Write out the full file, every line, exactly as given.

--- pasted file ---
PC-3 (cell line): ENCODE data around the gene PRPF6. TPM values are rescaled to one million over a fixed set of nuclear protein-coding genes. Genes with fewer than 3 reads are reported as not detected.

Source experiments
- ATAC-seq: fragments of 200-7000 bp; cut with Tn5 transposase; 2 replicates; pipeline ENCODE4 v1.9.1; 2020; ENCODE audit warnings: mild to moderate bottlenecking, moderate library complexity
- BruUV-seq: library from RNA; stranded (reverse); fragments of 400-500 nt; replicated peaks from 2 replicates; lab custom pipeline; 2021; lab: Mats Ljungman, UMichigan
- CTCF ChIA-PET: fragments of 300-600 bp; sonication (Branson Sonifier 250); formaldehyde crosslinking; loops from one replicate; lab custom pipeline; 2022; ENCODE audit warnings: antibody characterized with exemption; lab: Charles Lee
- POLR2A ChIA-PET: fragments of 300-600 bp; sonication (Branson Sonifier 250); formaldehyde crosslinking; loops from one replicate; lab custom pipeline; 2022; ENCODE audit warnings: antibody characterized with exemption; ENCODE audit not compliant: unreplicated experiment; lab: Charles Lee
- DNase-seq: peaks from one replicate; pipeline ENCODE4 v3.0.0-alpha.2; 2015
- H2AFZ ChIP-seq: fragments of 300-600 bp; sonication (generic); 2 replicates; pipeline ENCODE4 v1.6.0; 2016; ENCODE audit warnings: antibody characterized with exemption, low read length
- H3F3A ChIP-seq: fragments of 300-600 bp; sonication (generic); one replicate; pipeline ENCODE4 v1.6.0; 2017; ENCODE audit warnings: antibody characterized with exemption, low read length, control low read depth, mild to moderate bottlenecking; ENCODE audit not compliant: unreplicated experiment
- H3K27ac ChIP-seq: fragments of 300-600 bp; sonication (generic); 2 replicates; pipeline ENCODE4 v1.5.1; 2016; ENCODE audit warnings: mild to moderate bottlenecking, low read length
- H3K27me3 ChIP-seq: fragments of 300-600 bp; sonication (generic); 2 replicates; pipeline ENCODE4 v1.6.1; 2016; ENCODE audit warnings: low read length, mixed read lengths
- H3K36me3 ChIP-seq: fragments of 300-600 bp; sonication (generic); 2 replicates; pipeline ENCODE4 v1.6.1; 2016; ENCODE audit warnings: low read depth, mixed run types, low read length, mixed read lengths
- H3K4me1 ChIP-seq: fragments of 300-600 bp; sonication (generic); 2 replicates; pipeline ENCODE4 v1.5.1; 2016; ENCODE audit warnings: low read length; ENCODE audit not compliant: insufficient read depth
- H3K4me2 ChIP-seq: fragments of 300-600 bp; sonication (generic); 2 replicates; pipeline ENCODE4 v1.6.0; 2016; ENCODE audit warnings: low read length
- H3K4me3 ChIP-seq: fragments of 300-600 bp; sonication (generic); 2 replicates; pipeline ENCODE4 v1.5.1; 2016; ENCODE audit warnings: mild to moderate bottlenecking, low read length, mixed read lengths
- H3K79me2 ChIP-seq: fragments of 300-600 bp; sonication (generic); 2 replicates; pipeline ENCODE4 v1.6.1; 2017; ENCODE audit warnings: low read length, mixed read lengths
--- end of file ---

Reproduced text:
PC-3 (cell line): ENCODE data around the gene PRPF6. TPM values are rescaled to one million over a fixed set of nuclear protein-coding genes. Genes with fewer than 3 reads are reported as not detected.

Source experiments
- ATAC-seq: fragments of 200-7000 bp; cut with Tn5 transposase; 2 replicates; pipeline ENCODE4 v1.9.1; 2020; ENCODE audit warnings: mild to moderate bottlenecking, moderate library complexity
- BruUV-seq: library from RNA; stranded (reverse); fragments of 400-500 nt; replicated peaks from 2 replicates; lab custom pipeline; 2021; lab: Mats Ljungman, UMichigan
- CTCF ChIA-PET: fragments of 300-600 bp; sonication (Branson Sonifier 250); formaldehyde crosslinking; loops from one replicate; lab custom pipeline; 2022; ENCODE audit warnings: antibody characterized with exemption; lab: Charles Lee
- POLR2A ChIA-PET: fragments of 300-600 bp; sonication (Branson Sonifier 250); formaldehyde crosslinking; loops from one replicate; lab custom pipeline; 2022; ENCODE audit warnings: antibody characterized with exemption; ENCODE audit not compliant: unreplicated experiment; lab: Charles Lee
- DNase-seq: peaks from one replicate; pipeline ENCODE4 v3.0.0-alpha.2; 2015
- H2AFZ ChIP-seq: fragments of 300-600 bp; sonication (generic); 2 replicates; pipeline ENCODE4 v1.6.0; 2016; ENCODE audit warnings: antibody characterized with exemption, low read length
- H3F3A ChIP-seq: fragments of 300-600 bp; sonication (generic); one replicate; pipeline ENCODE4 v1.6.0; 2017; ENCODE audit warnings: antibody characterized with exemption, low read length, control low read depth, mild to moderate bottlenecking; ENCODE audit not compliant: unreplicated experiment
- H3K27ac ChIP-seq: fragments of 300-600 bp; sonication (generic); 2 replicates; pipeline ENCODE4 v1.5.1; 2016; ENCODE audit warnings: mild to moderate bottlenecking, low read length
- H3K27me3 ChIP-seq: fragments of 300-600 bp; sonication (generic); 2 replicates; pipeline ENCODE4 v1.6.1; 2016; ENCODE audit warnings: low read length, mixed read lengths
- H3K36me3 ChIP-seq: fragments of 300-600 bp; sonication (generic); 2 replicates; pipeline ENCODE4 v1.6.1; 2016; ENCODE audit warnings: low read depth, mixed run types, low read length, mixed read lengths
- H3K4me1 ChIP-seq: fragments of 300-600 bp; sonication (generic); 2 replicates; pipeline ENCODE4 v1.5.1; 2016; ENCODE audit warnings: low read length; ENCODE audit not compliant: insufficient read depth
- H3K4me2 ChIP-seq: fragments of 300-600 bp; sonication (generic); 2 replicates; pipeline ENCODE4 v1.6.0; 2016; ENCODE audit warnings: low read length
- H3K4me3 ChIP-seq: fragments of 300-600 bp; sonication (generic); 2 replicates; pipeline ENCODE4 v1.5.1; 2016; ENCODE audit warnings: mild to moderate bottlenecking, low read length, mixed read lengths
- H3K79me2 ChIP-seq: fragments of 300-600 bp; sonication (generic); 2 replicates; pipeline ENCODE4 v1.6.1; 2017; ENCODE audit warnings: low read length, mixed read lengths